FAQs about the Legalities of Social Media

Carter Law Firm's Official Postcard - let me know if you want me to send you one.

Carter Law Firm’s Official Postcard – Let me know if you want me to send you one.

I had the pleasure of speaking at the Public Relations Society of America’s Western District Conference last weekend. I led two sessions: “So you want to do a flash mob” and “The Legal Side of Blogging: 10 Questions to Ask Before you Hit ‘Publish.’” Both sessions were great and I wanted to share some of the frequent questions I get when I talk about the legalities of social media.

What should you do if you’re outsourcing your blog content?
You need a kick ass contract that clearly states who owns the copyright in the content that is created. If the hiring company obtains copyright, does the blogger get permission to put a copy of the work in their portfolio to obtain other work? The contract should also state who is responsible if there are any problems related to the work (i.e., copyright infringement claim) or if there are any disputes related to the contract.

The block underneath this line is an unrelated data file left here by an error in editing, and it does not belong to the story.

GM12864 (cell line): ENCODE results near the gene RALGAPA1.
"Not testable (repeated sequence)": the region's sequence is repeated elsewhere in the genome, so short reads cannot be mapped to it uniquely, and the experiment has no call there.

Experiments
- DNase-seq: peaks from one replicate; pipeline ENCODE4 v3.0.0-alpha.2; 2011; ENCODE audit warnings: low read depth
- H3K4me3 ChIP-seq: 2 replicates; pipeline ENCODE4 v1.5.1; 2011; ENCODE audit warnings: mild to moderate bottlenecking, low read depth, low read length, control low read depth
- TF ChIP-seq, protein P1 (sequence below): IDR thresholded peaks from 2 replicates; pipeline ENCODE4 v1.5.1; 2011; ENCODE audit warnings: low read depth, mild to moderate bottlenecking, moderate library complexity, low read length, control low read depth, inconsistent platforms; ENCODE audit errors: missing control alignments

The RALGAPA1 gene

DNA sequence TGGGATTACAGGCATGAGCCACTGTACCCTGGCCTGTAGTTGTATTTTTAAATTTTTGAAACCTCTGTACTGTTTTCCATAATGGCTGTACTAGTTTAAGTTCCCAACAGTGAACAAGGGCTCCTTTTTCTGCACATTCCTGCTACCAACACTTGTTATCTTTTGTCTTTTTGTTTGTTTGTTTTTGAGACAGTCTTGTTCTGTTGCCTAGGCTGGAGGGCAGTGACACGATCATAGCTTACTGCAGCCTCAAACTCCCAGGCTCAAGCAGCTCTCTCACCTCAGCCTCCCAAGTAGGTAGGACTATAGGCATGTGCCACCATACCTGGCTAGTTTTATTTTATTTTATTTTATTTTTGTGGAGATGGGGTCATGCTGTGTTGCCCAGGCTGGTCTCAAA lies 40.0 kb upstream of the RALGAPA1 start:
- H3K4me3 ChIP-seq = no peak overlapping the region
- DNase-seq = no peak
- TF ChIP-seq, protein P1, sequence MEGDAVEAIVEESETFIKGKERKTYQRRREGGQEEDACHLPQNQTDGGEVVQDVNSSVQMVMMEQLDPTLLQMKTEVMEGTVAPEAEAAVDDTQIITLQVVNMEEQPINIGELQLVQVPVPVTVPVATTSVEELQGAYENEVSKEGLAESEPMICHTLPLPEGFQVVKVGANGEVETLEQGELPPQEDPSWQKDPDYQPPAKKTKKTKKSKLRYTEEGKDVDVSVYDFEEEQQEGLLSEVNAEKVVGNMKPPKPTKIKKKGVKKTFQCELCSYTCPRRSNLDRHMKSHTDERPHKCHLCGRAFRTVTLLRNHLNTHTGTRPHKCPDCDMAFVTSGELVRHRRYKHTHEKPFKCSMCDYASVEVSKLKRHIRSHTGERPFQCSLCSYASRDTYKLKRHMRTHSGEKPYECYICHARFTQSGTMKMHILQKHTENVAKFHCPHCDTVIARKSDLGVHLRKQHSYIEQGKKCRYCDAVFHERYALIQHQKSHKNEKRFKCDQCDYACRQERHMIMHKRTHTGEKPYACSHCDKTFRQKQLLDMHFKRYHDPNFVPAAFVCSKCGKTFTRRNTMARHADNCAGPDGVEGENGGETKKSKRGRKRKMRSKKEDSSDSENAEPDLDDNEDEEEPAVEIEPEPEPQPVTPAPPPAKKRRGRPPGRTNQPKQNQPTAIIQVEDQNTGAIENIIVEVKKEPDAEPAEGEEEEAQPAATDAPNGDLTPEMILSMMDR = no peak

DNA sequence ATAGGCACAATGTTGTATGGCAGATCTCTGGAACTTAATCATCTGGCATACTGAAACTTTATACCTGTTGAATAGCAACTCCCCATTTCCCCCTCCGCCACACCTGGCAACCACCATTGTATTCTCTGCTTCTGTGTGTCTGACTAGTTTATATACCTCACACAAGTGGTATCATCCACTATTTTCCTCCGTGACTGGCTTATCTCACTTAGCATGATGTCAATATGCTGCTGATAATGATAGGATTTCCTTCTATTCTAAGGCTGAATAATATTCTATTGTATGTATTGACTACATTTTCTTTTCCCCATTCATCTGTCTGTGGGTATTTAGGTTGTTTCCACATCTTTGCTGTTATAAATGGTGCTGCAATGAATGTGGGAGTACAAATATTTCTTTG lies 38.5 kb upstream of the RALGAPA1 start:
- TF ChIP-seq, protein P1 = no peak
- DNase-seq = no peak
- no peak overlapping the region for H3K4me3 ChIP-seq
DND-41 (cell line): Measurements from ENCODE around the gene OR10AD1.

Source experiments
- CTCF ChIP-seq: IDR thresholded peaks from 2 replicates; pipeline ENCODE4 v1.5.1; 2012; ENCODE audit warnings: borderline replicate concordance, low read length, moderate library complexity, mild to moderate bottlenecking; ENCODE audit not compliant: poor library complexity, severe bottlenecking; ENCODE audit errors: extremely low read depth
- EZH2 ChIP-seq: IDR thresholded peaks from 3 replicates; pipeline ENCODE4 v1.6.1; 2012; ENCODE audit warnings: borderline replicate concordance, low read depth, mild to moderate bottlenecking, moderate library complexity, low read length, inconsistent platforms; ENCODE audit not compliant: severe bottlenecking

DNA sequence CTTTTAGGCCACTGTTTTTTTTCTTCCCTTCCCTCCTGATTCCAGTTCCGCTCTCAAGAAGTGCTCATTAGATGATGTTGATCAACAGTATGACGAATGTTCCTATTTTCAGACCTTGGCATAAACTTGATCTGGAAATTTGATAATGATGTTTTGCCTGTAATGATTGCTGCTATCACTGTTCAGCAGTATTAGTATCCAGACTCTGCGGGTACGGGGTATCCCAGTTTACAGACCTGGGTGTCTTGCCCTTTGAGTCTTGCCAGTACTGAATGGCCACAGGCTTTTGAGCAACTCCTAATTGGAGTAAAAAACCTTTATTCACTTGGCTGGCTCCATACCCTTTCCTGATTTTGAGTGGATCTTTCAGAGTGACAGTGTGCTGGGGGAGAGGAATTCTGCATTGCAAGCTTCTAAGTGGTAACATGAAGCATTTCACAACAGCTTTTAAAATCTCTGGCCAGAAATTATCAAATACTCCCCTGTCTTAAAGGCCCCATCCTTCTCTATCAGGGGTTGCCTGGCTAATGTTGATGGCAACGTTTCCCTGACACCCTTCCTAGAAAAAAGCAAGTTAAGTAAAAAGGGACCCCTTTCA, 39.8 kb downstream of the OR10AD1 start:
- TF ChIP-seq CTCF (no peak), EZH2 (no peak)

What should you do if you want to use a photo from a company’s site, such as if want to write a positive review of their company?
There’s a chance that using the photo could qualify as fair use; however it’s probably best to avoid the possibility of being hit with a copyright infringement claim by asking the company if you can use their photo. You never know who owns the rights to an image and if there are any restrictions related to using it.

What’s the worst case scenario if you use an image from Google Images without verifying that it was available for use with a Creative Commons license or had been released to public domain?
You could be sued for tens of thousands of dollars for copyright infringement. I always say that just because someone sues you that it doesn’t mean they’re going to win, but in this case, they might. You can still be sued and lose even if you didn’t mean any harm.

I get permission to use every photo on my blogs or use photos that are available under Creative Commons licenses that allow me to modify and commercialize each image.

What if you’ve been using Google Images or you haven’t kept track of what images you’re allowed to use?
Probably no one wants to hear this, but I’d rip every image out of your site and start over, making sure that you own or have permission to use every image on your site.

These are my rules of thumb when it comes to social media:

  • Assume everything you post online will be seen by your best friend, your worst enemy, your boss, and your mother. If you’re not ok with one of those people seeing what you want to say, don’t post it.
  • Don’t post anything online that you wouldn’t put on the front page of the newspaper.

For more information about the legalities of social media, please check out my book The Legal Side of Blogging: How Not to get Sued, Fired, Arrested, or Killed.

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